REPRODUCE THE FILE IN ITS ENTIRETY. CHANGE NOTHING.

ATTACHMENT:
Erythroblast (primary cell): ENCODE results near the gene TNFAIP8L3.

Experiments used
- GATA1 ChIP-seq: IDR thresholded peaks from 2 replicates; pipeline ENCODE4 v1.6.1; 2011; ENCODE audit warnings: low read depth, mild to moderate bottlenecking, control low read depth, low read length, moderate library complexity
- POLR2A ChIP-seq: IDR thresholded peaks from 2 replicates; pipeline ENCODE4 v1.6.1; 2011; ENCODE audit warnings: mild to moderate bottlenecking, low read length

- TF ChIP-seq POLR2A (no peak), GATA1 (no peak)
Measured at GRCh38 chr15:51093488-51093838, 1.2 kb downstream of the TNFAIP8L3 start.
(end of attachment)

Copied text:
Erythroblast (primary cell): ENCODE results near the gene TNFAIP8L3.

Experiments used
- GATA1 ChIP-seq: IDR thresholded peaks from 2 replicates; pipeline ENCODE4 v1.6.1; 2011; ENCODE audit warnings: low read depth, mild to moderate bottlenecking, control low read depth, low read length, moderate library complexity
- POLR2A ChIP-seq: IDR thresholded peaks from 2 replicates; pipeline ENCODE4 v1.6.1; 2011; ENCODE audit warnings: mild to moderate bottlenecking, low read length

- TF ChIP-seq POLR2A (no peak), GATA1 (no peak)
Measured at GRCh38 chr15:51093488-51093838, 1.2 kb downstream of the TNFAIP8L3 start.